Musical training from an early age may yield safer drivers, but benefits can accrue even for the elderly
In fact, musical people have quicker reactions than non-musical people, according to a study published by the University of Montreal in the journal Brain and Cognition.
That reaction time could prove to be life-saving, say, in the case of driving.
The study had 16 lifelong musicians—pianists, violinists, percussionists and cellists—and 19 non-musicians click a computer mouse each time they sensed a vibration or noise. The musicians performed on average 30 percent better than the non-musicians, proving a link between playing an instrument and strong reactions to non-musical stimuli.
“These results suggest for the first time that long-term musical training reduces simple non-musical auditory, tactile and multisensory reaction times,” said doctoral student Simon Landry, lead author of the study. “Reaction times are related to cognitive function. Having faster reaction times could help reacting to something when you’re driving, if your attention is focused on driving, or if your job requires you to react to something quickly.”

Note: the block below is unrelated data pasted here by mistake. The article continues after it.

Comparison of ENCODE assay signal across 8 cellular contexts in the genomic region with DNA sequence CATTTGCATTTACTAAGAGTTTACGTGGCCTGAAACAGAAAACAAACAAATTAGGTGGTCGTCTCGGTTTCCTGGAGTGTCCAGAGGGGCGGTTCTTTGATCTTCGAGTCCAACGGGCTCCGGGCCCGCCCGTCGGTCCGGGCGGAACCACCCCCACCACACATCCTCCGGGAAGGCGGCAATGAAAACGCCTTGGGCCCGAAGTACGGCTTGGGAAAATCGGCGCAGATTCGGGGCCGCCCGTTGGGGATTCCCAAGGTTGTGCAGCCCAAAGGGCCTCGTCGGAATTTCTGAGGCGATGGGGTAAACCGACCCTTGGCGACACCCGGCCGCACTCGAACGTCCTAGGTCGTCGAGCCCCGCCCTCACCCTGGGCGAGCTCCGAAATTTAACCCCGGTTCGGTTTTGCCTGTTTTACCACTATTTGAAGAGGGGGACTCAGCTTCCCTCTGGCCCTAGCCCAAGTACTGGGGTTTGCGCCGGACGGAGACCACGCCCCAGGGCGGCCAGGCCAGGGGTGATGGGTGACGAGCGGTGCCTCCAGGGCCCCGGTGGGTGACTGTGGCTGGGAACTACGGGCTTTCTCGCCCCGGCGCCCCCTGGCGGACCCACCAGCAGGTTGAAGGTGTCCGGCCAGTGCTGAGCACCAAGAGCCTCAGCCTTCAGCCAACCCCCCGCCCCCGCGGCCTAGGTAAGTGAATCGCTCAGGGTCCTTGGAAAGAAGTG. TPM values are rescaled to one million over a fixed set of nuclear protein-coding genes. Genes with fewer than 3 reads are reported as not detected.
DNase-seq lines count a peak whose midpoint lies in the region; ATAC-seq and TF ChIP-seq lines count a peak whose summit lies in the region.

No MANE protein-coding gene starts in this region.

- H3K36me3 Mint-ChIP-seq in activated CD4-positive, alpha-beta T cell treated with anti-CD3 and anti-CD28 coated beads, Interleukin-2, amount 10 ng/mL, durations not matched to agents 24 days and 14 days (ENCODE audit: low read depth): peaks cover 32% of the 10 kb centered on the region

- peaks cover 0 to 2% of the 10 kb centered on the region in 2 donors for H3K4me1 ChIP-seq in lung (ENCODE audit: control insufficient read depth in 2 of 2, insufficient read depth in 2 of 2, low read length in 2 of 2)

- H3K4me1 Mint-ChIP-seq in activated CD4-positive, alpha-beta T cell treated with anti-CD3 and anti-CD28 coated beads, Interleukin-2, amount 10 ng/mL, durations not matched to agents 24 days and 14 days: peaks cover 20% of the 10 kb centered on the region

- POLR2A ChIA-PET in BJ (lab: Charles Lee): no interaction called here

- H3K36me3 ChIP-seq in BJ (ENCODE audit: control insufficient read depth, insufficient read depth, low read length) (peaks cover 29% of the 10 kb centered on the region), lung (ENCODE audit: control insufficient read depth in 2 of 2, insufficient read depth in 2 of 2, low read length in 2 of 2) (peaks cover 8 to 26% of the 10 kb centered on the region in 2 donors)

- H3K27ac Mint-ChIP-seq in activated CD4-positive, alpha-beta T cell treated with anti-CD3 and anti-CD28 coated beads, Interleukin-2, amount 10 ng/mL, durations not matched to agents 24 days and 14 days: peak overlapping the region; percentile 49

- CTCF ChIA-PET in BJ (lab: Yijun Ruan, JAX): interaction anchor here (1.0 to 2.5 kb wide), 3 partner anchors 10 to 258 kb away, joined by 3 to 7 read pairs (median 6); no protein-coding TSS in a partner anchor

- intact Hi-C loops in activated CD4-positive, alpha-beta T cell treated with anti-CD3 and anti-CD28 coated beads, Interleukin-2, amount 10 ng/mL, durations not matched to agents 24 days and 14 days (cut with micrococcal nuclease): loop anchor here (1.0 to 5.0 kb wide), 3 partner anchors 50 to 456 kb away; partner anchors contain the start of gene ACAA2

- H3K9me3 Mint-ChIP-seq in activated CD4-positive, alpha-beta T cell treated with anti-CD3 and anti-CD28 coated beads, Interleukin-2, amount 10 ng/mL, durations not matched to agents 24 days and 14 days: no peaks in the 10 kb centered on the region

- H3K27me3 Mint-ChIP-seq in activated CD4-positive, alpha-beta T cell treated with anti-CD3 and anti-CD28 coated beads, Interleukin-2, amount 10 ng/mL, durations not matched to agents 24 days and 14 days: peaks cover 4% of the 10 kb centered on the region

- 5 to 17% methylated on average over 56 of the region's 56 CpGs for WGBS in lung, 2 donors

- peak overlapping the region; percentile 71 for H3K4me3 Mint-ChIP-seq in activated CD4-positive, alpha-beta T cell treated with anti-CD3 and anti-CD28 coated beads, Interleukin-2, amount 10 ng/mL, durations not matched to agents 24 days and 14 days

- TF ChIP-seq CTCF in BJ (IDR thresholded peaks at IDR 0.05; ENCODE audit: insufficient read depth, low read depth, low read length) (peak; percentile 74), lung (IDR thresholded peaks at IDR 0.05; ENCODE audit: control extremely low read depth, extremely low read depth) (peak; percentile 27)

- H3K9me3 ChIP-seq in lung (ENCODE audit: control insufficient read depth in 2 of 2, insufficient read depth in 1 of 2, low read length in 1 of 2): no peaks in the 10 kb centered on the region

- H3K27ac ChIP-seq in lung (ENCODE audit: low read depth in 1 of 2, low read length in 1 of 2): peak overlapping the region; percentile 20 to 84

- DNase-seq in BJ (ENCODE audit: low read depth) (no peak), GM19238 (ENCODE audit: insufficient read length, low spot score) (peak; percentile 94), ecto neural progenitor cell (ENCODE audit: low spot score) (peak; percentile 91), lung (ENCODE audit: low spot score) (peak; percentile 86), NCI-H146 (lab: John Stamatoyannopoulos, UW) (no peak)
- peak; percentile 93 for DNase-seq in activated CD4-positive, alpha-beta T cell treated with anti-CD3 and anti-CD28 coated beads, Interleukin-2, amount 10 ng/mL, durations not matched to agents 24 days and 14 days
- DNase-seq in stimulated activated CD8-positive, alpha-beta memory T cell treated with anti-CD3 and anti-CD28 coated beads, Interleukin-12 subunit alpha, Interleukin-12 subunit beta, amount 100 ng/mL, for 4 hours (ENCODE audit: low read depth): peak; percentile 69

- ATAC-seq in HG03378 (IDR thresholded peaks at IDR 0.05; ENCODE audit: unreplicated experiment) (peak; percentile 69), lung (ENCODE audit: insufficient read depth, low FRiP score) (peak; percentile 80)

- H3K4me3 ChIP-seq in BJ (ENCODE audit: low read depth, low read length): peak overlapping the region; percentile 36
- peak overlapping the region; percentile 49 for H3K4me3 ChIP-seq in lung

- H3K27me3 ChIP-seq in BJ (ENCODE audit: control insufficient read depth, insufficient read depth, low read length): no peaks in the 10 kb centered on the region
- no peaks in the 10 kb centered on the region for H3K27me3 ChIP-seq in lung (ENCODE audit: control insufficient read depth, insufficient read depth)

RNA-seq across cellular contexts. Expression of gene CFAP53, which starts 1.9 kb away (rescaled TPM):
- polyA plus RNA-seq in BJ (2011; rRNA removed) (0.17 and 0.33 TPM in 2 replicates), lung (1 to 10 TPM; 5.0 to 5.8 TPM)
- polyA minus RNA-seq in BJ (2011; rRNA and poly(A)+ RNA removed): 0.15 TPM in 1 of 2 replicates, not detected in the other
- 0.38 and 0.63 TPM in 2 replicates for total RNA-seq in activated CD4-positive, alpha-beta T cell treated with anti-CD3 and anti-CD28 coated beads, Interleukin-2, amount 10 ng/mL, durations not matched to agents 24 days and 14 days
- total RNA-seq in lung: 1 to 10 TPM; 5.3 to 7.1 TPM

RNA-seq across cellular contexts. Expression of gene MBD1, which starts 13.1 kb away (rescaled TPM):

Landy suggested there may be a benefit for elderly people, as well: learning an instrument later in life could improve cognitive as well as motor functions.
“As people get older, … we know their reaction times get slower. So if we know that playing a musical instrument increases reaction times, then maybe playing an instrument will be helpful for them,” Landry commented. “The more we know about the impact of music on really basic sensory processes, the more we can apply musical training to individuals who might have slower reaction times.”
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